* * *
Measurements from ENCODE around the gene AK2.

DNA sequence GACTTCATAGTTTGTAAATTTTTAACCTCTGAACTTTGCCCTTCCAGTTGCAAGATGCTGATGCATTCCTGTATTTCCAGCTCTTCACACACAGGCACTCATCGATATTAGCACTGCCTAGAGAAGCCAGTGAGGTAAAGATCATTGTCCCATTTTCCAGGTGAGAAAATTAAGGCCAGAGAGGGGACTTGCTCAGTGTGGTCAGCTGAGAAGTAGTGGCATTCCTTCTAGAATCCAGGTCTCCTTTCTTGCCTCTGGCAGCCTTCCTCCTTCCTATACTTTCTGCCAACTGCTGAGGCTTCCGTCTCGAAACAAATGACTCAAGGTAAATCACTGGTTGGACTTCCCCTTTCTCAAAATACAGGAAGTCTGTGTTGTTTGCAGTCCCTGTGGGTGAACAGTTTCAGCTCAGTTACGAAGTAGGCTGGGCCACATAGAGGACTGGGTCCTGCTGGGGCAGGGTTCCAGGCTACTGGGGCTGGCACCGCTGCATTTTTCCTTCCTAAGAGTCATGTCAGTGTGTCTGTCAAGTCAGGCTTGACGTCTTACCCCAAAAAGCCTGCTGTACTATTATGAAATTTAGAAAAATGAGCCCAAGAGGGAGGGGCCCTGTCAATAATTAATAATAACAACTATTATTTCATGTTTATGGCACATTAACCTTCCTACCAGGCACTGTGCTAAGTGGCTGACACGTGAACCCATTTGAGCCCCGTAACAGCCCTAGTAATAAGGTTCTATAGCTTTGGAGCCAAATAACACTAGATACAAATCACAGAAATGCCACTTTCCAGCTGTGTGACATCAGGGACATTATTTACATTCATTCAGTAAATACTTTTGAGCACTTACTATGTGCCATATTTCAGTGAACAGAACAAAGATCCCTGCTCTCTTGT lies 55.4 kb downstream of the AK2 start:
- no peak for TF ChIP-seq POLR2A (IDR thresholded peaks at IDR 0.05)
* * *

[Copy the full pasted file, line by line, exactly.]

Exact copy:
Measurements from ENCODE around the gene AK2.

DNA sequence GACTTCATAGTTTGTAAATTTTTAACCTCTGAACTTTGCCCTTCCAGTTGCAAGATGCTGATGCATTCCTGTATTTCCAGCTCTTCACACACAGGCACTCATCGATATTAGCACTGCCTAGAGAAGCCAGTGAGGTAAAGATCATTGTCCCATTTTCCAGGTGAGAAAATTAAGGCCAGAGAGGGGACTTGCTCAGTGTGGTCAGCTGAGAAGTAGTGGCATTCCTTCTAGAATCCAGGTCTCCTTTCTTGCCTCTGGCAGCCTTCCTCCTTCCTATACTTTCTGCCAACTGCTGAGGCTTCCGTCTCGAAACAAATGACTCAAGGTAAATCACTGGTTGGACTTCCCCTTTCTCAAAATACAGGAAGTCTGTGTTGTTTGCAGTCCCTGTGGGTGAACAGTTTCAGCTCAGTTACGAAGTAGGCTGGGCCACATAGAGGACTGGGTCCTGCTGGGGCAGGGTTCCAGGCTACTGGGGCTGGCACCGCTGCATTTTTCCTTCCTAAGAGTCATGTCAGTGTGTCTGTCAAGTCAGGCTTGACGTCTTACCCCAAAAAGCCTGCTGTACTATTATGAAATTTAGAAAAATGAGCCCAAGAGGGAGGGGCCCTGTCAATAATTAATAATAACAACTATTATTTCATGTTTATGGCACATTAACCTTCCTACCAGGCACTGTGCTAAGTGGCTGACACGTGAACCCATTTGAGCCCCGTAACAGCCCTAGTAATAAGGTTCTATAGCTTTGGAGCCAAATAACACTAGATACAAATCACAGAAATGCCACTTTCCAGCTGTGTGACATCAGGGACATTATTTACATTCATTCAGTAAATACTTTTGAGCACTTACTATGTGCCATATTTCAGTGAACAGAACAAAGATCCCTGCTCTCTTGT lies 55.4 kb downstream of the AK2 start:
- no peak for TF ChIP-seq POLR2A (IDR thresholded peaks at IDR 0.05)